Most commentary on today’s election begins with a series of caveats: “the outcome is uncertain”, “we don’t know which policies the winner will be willing/able to put into action”, and “there are a whole host of other forces that will drive markets.” It would probably be sensible to stop there.
There is a high degree of acknowledgement that the outcome is hard to call, probably because experience has revealed the risks of being overconfident about election outcomes. When it comes to short term market response however, there seems to be a clear consensus. Most commentary suggest that a Clinton victory would lead to a “relief rally” in risk assets, while a Trump win would mean “risk off behaviour.”
These forecasts may be correct, perhaps even self-fulfilling, but the question for investors is always the same: “if everybody thinks this way, how can I make money out of it?” Making predictions can be fun, but our preferred approach to managing money is to react to what does happen, or, as Tristan recently discussed, to look for instances where pricing suggests overconfidence with regard to one outcome or the other.
What should we really worry about?
The real impact of the election will be felt over many years, in complex ways that will be interconnected with a whole host of global dynamics. It won’t be the result itself that matters so much, as whether it represents a stepping stone on a path to broader change. We feel there are two key areas where the election result might be illuminating.
- Economic policy
Both Trump and Clinton have suggested they may be willing to pursue looser fiscal policy to try to stimulate growth. In the context of broader changes to the consensus for policy makers as we have discussed here and here, this could be significant. The chart below shows how attention has turned to fiscal policy (the previous two spikes in 2012 and 2013 were around the “fiscal cliff” concerns in the US).
What does greater fiscal expansion mean for investors? If it manages to stimulate growth, it can mean rising interest rates and greater inflationary pressures. But fiscal policy can take many forms, which have different impacts according to the prevailing state of the economy. Last year, the IMF published an extensive paper on this. It suggested that tax cuts may be the most effective way of stimulating growth while expansions in expenditure seem to have had a bigger effect in developing economies.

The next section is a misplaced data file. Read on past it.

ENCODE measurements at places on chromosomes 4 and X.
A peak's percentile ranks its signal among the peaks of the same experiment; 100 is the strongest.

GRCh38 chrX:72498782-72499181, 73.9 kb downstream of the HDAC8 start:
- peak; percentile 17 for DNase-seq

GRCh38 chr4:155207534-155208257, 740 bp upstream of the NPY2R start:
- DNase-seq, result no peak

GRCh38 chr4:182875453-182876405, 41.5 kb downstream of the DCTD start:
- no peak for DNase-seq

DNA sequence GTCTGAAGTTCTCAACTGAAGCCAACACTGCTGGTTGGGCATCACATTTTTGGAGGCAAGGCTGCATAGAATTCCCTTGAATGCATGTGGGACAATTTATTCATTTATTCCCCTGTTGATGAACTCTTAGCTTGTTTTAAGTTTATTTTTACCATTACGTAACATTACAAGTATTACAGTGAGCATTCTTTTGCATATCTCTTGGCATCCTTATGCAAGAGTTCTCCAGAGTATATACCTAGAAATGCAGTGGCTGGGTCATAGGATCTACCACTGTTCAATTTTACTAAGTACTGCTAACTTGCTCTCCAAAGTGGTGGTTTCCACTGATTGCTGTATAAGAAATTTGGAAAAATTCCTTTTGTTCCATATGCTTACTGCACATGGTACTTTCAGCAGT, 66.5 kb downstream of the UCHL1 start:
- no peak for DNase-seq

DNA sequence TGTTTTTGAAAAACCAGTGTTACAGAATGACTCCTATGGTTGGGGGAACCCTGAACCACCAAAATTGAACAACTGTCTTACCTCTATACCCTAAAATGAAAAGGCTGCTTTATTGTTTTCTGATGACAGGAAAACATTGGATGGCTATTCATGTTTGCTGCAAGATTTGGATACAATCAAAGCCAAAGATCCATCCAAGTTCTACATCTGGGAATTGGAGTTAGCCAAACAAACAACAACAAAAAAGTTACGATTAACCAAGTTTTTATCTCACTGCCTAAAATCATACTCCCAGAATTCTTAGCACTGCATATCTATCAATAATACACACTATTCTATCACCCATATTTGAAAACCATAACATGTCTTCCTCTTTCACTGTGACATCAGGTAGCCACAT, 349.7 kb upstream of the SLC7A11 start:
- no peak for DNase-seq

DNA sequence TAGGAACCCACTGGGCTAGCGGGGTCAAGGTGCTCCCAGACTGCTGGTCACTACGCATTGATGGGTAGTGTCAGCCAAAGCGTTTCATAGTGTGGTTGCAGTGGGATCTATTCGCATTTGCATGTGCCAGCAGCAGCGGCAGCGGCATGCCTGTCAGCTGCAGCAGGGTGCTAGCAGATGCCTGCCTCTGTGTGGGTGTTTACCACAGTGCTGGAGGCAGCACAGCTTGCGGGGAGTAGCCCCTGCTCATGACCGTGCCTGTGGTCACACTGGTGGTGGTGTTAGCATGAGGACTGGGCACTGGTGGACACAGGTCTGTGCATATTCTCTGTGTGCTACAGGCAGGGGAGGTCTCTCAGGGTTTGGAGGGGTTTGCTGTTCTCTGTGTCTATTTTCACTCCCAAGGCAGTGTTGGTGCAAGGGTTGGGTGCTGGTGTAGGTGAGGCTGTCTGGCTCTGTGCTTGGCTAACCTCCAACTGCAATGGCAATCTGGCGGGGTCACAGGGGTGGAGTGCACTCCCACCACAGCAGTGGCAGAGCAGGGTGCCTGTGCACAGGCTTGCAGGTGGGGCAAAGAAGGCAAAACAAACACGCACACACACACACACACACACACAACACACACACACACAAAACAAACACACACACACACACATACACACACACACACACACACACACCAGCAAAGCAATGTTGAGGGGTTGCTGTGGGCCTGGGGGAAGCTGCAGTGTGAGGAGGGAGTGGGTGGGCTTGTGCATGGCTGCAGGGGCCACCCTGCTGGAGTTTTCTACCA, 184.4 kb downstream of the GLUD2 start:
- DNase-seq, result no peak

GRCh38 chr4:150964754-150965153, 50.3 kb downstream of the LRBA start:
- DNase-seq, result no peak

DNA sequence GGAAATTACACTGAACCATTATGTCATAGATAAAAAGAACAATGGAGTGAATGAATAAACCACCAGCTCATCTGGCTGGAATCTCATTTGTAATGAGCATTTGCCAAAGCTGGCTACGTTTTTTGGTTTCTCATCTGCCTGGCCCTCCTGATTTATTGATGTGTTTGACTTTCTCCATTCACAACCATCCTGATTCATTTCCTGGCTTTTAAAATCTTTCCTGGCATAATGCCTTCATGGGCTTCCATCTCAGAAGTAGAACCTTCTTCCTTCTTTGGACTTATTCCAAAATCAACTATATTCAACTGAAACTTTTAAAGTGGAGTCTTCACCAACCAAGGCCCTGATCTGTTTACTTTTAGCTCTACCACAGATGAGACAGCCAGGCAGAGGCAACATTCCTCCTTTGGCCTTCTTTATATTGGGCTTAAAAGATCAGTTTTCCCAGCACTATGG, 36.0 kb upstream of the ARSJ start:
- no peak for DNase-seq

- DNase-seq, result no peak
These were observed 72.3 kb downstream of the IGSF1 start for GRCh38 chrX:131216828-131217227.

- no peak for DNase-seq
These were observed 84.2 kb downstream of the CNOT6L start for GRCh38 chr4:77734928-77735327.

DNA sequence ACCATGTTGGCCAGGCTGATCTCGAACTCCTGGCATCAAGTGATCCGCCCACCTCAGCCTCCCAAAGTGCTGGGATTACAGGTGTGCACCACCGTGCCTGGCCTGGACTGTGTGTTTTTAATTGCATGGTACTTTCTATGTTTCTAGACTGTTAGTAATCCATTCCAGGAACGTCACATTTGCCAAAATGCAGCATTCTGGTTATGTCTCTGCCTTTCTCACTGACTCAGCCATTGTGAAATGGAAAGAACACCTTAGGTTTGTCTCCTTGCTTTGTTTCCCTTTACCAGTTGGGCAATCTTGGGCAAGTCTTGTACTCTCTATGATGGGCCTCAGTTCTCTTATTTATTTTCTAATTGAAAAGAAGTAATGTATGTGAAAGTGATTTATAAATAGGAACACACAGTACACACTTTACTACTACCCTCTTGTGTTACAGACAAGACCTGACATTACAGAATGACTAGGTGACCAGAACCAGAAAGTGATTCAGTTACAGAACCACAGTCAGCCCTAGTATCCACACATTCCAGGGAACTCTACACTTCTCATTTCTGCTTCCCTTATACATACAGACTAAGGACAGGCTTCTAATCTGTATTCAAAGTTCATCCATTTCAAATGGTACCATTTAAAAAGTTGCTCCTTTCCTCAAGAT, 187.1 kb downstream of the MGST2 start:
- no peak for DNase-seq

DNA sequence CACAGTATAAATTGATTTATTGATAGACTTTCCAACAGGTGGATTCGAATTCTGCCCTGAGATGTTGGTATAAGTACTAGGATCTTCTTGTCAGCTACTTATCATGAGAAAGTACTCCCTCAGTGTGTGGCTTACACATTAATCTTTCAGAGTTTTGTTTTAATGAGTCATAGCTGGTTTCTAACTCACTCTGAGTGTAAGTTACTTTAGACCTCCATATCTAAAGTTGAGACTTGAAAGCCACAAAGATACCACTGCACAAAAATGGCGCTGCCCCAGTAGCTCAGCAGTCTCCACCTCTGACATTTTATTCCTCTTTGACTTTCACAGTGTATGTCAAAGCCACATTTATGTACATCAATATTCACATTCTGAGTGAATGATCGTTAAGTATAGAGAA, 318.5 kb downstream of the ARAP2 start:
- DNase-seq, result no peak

In this sense, a Trump presidency with greater emphasis on tax cuts and infrastructure spending could suit the Fed most. Moreover the areas where Trump may be most likely to secure Congressional support would be on tax-cutting and deregulation. In the case of either candidate winning, successful fiscal policy could allow the Fed to “normalise” interest rates, giving them more firepower to fight future downturns.
For Trump, this could well be an unintended consequence, given his recent public attacks on the Federal Reserve as an institution.
- Pro-trade and pro-capital
We’ve written a couple of times on how politics matters to investors, particularly when we can detect sea-changes in the prevailing regime. Falling inflation and interest rates and greater corporate profitability seem to have benefited from a more de-regulated global system. Clinton has frequently struck an anti-Wall Street tone which means we should be wary of dismissing her as “more of the same” but it is Trump’s anti-trade rhetoric which could pose the greatest risk to investors.
Protectionism, while often presented as a fight against the ‘excess of capitalism’, is frequently associated with the creation of new sets of vested interests, inefficiencies, and inflationary pressures. This could be damaging for all assets but it would be too early to make an assessment even in the event of a Trump victory.
As with the Brexit process in the UK, it is critical to focus on action rather than rhetoric if we are to avoid slipping into the dangerous world of forecasting.